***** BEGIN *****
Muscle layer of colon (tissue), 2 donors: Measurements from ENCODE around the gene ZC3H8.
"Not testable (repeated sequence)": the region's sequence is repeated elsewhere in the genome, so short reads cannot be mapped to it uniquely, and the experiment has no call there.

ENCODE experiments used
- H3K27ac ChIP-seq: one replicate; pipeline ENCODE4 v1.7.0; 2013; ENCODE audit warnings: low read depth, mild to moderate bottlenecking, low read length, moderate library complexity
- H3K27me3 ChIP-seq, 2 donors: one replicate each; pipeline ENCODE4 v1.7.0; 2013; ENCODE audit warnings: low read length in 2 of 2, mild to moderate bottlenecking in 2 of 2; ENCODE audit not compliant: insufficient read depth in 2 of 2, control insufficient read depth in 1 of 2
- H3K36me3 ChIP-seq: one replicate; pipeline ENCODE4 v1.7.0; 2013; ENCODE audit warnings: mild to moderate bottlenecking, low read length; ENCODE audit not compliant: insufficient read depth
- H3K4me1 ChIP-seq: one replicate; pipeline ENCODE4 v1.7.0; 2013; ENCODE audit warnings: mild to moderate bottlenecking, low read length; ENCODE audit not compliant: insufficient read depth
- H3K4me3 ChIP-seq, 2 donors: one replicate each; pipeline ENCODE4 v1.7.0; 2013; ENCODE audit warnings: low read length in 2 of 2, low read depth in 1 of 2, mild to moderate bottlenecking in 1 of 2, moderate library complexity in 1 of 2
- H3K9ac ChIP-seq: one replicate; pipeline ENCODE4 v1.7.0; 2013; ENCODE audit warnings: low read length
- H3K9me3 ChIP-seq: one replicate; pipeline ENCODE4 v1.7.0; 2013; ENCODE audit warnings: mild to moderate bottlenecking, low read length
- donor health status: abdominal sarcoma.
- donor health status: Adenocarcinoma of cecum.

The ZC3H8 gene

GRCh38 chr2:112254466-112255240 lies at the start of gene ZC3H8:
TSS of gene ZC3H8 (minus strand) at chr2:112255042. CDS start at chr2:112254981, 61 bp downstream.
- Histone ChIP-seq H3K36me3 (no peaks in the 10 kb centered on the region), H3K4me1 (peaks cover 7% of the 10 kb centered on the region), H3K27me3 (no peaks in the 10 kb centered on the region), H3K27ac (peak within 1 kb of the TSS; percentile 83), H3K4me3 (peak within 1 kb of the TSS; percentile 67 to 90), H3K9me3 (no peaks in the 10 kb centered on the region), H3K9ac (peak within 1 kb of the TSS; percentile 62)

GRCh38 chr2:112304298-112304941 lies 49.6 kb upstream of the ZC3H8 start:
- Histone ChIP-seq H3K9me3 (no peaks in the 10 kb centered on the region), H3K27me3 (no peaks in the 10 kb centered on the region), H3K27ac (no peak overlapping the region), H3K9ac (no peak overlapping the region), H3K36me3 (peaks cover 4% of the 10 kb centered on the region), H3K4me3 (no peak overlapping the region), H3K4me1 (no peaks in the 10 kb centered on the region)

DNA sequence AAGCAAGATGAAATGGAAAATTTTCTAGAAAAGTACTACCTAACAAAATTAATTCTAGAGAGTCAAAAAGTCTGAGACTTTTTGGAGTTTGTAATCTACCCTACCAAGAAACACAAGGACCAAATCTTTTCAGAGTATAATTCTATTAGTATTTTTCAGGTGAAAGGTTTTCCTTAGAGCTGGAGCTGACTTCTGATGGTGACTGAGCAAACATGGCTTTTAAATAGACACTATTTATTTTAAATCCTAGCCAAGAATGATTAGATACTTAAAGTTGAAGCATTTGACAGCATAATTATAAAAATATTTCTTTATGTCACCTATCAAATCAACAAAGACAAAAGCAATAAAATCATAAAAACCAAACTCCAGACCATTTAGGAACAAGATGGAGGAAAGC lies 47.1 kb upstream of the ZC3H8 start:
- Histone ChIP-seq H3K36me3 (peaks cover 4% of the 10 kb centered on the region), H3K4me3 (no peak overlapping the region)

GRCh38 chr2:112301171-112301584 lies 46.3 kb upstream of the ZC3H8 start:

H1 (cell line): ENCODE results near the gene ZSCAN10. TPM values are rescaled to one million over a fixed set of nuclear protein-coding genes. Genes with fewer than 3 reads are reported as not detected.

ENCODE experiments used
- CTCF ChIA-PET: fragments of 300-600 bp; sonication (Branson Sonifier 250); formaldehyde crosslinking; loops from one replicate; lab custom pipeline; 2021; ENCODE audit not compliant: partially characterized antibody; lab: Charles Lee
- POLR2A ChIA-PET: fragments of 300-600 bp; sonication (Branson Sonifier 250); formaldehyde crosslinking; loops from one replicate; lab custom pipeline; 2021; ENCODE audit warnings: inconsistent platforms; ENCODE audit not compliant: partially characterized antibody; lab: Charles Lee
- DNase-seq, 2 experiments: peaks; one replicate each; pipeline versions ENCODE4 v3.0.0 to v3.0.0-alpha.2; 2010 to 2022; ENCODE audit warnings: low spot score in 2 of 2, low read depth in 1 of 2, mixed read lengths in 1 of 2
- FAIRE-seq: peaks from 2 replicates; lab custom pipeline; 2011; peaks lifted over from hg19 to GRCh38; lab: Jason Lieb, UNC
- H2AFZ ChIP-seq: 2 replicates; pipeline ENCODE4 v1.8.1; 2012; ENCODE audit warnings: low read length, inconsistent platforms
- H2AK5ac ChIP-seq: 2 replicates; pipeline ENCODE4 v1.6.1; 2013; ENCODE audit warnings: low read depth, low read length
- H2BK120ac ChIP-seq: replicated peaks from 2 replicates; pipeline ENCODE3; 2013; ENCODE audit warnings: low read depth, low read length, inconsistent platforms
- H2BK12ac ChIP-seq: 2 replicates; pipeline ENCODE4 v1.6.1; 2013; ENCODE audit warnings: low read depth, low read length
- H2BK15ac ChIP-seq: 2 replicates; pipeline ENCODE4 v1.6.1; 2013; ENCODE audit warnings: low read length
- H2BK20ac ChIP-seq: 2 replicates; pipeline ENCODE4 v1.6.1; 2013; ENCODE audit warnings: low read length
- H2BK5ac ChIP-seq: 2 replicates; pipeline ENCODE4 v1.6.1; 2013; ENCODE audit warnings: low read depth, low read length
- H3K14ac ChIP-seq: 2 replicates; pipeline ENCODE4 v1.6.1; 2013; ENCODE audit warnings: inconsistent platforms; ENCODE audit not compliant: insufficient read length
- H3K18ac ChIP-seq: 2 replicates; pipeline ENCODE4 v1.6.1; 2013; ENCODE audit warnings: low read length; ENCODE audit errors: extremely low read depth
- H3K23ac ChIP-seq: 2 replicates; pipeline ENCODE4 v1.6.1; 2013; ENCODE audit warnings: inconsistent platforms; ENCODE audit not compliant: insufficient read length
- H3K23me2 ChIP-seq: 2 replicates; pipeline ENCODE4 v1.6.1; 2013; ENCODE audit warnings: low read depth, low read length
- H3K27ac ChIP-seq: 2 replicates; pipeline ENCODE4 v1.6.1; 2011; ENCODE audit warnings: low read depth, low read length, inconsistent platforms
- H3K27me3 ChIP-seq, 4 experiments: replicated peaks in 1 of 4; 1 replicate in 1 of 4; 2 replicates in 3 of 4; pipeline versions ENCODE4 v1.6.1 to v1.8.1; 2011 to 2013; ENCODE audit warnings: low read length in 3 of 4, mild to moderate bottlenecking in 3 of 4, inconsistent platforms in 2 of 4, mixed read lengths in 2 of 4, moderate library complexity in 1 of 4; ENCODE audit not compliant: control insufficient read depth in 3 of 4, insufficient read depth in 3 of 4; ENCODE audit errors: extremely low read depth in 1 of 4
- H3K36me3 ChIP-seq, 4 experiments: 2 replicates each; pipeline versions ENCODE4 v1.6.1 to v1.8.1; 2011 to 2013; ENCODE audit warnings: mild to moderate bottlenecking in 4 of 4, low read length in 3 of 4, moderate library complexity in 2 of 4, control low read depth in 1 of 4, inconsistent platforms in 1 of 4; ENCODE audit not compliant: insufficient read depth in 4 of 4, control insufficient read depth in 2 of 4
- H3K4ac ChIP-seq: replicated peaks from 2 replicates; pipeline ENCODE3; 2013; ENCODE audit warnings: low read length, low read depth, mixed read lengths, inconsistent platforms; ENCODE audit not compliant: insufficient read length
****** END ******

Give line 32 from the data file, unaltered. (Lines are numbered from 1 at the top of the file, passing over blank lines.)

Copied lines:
- H2BK15ac ChIP-seq: 2 replicates; pipeline ENCODE4 v1.6.1; 2013; ENCODE audit warnings: low read length